As an interesting and fun experiment to wrap up this project – we pushed our findings to their alphabetical limit. The inherent compatibility of XNA tailing and XNA ligation strategy with other DNA assembly strategies meant we could write, for the first time, 12-letter DNA. More so, the modularity of our sequencing models meant that we could apply them to also read 12-letter DNA. To do this, multiple ubp XNA-containing constructs underwent Golden Gate ligation to assemble two constructs that contained  4 standard letters (ATGC) as well as the additional 8 ubp XNAs (BSPZXKJV). We had built two version of this 12-letter supernumerary DNA sequences since we had two version of the S nucleotides (C-nucleoside and N-nucleosides). We named these sequences Scuper-12 and Snuper-12. Even in this complicated sequence space where each XNA was being compared against 11 other letters, we were able to properly decode all XNAs in Scuper-12. In Snuper-12, only Kn was incorrectly decoded, but this decoding error is easily resolved with additional priors.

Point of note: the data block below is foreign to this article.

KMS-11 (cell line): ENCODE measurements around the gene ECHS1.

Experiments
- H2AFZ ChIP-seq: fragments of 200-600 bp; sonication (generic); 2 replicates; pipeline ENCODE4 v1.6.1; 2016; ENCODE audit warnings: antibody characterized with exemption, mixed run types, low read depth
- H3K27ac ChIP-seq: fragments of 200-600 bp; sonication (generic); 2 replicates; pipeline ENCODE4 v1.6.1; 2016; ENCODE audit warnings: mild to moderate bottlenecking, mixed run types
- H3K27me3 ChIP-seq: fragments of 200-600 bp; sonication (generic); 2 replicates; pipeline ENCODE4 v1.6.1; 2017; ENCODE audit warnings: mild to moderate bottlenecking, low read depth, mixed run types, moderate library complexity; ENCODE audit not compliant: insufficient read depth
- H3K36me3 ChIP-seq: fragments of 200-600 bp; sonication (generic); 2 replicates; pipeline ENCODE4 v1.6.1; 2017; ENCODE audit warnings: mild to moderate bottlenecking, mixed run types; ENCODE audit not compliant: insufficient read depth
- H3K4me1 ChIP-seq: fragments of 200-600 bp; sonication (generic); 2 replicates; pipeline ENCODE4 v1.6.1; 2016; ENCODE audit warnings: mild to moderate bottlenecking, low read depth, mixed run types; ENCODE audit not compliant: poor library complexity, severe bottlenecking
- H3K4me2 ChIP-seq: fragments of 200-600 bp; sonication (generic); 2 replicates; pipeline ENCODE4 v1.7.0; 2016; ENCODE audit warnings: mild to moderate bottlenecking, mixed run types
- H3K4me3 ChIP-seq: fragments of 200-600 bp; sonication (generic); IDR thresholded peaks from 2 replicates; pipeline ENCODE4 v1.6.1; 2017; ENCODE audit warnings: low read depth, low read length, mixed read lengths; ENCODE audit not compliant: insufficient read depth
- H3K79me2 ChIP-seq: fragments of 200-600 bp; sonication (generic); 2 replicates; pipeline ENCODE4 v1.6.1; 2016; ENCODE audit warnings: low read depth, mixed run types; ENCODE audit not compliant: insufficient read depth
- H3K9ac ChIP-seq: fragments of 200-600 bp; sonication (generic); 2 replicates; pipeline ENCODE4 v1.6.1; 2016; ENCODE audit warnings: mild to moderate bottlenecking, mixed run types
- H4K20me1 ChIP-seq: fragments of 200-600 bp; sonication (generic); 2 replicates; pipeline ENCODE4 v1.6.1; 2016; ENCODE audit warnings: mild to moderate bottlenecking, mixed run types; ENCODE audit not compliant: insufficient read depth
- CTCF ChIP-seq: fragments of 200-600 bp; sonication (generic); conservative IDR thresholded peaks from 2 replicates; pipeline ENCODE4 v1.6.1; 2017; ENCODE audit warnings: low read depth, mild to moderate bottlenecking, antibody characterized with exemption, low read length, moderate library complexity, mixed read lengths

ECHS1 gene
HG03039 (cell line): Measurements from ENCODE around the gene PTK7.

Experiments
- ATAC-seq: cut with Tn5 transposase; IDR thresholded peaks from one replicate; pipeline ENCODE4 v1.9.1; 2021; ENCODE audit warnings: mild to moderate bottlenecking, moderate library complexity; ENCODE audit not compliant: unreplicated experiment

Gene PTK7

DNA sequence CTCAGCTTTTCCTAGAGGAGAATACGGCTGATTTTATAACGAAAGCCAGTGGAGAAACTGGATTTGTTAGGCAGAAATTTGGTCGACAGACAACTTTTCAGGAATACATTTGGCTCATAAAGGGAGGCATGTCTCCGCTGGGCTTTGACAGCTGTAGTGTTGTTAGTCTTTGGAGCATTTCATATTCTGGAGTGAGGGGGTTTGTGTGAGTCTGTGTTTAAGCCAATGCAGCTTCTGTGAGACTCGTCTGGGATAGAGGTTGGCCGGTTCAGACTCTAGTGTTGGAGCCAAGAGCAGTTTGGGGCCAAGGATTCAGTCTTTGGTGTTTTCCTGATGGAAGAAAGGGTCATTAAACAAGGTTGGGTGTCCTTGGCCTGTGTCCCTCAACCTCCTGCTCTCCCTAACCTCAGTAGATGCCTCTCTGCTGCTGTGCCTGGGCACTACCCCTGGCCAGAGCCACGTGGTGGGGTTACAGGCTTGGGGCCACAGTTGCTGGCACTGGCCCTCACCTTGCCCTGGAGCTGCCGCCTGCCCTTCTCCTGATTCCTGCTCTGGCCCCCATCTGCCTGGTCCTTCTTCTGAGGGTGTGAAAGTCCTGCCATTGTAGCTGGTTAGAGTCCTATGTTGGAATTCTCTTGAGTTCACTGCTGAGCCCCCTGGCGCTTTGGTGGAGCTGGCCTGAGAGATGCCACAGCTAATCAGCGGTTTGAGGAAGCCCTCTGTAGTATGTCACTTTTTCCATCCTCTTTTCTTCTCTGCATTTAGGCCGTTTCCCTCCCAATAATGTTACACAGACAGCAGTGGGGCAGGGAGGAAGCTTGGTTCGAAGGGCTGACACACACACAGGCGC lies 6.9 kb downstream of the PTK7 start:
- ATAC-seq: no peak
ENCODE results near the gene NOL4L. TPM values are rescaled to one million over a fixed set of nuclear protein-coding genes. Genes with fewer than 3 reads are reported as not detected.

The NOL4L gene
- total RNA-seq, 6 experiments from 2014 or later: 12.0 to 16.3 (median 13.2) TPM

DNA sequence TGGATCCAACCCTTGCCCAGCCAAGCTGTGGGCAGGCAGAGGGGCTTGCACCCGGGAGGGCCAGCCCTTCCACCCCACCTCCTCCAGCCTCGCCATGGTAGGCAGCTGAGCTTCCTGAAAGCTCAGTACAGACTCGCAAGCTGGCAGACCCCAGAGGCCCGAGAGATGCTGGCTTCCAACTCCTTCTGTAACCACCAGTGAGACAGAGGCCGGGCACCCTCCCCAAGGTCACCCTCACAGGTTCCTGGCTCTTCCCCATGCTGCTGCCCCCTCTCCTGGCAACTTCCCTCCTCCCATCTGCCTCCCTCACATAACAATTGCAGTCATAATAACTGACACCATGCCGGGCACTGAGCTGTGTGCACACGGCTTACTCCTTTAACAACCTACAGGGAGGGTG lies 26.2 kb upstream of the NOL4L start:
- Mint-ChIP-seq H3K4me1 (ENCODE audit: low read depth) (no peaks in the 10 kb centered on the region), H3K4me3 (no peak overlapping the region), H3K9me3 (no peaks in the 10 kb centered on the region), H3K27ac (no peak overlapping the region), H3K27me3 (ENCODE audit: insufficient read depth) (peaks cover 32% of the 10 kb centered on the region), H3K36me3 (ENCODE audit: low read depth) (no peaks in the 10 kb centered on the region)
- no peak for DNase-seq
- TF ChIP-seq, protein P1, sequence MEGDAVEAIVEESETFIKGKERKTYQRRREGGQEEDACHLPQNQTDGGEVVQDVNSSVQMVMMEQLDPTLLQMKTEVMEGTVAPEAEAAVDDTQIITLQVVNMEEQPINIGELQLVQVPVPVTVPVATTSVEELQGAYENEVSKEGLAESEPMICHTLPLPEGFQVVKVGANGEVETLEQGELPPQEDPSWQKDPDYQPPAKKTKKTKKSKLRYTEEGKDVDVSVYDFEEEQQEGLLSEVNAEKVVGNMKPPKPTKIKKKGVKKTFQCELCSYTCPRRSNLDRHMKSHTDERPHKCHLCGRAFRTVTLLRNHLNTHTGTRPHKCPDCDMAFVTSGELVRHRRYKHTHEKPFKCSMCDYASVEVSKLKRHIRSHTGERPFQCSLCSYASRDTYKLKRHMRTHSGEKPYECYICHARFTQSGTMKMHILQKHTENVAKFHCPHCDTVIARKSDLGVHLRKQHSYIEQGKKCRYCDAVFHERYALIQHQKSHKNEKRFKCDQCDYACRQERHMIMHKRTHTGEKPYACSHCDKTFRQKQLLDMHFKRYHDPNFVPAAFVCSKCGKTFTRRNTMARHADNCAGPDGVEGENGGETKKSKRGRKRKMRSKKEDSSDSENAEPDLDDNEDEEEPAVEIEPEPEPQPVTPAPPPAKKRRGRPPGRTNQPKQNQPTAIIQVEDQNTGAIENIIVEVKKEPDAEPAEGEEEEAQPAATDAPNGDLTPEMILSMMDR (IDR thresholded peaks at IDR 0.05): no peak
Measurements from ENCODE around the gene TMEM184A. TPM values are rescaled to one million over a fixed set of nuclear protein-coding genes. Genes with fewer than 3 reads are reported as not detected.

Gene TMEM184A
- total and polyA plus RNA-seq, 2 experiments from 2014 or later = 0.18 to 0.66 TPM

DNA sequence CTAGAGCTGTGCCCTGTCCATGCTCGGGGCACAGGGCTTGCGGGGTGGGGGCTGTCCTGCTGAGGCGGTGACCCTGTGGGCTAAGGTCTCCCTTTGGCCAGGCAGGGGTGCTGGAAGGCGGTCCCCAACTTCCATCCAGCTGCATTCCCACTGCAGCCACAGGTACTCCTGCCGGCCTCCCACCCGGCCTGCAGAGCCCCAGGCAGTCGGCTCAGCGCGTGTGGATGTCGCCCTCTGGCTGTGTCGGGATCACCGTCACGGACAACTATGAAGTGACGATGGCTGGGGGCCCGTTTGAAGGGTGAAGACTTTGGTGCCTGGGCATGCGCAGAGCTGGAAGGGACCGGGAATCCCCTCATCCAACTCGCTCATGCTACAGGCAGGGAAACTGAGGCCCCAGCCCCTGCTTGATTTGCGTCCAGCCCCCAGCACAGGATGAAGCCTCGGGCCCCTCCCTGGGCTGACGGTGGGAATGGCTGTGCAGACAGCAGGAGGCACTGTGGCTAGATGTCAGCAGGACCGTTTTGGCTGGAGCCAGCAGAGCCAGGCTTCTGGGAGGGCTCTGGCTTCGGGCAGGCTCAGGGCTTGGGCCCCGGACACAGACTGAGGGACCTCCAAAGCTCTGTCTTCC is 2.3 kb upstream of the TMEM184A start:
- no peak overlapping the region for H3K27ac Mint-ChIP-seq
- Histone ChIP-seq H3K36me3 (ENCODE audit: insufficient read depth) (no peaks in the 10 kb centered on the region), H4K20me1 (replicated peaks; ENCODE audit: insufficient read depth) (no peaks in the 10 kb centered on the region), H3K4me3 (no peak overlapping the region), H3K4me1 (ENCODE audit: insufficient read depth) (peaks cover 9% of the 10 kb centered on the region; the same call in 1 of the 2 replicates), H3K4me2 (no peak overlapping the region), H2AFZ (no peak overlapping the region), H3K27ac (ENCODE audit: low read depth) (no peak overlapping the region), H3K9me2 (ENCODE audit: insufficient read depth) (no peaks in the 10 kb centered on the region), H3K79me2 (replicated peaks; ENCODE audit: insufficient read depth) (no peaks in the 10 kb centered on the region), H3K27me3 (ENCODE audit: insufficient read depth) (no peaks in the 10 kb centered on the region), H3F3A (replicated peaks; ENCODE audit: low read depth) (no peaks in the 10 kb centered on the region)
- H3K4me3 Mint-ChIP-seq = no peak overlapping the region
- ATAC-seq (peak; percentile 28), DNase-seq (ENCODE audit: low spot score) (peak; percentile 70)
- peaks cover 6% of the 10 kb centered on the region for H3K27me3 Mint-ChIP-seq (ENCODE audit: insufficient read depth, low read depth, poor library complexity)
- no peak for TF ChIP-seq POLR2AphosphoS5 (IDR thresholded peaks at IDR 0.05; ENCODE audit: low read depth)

The future of ubp XNAs, xenobiotechnology, and xenobiology

Altogether, this work establishes synthesis and sequencing methods that significantly lower the barrier to access XNAs in synthetic biology and beyond. In the advanced world of ATGC-based technologies, we understand the limitations of our work, including the fact that our basecaller is for sequence contexts where an XNA is embedded within a standard DNA context. However, we are hopeful that by laying down the first steppingstone, this work will encourage us and other groups to catalyze future XNA synthesis and sequencing innovations. In the immediate future, the methods we’ve developed can be used to study XNA retention in vivo, work with an expanded genetic code, develop aptamers with novel functions, and more. While XNAs are currently not as widely adapted as DNA, we’ve taken one step closer to a xenobiology world.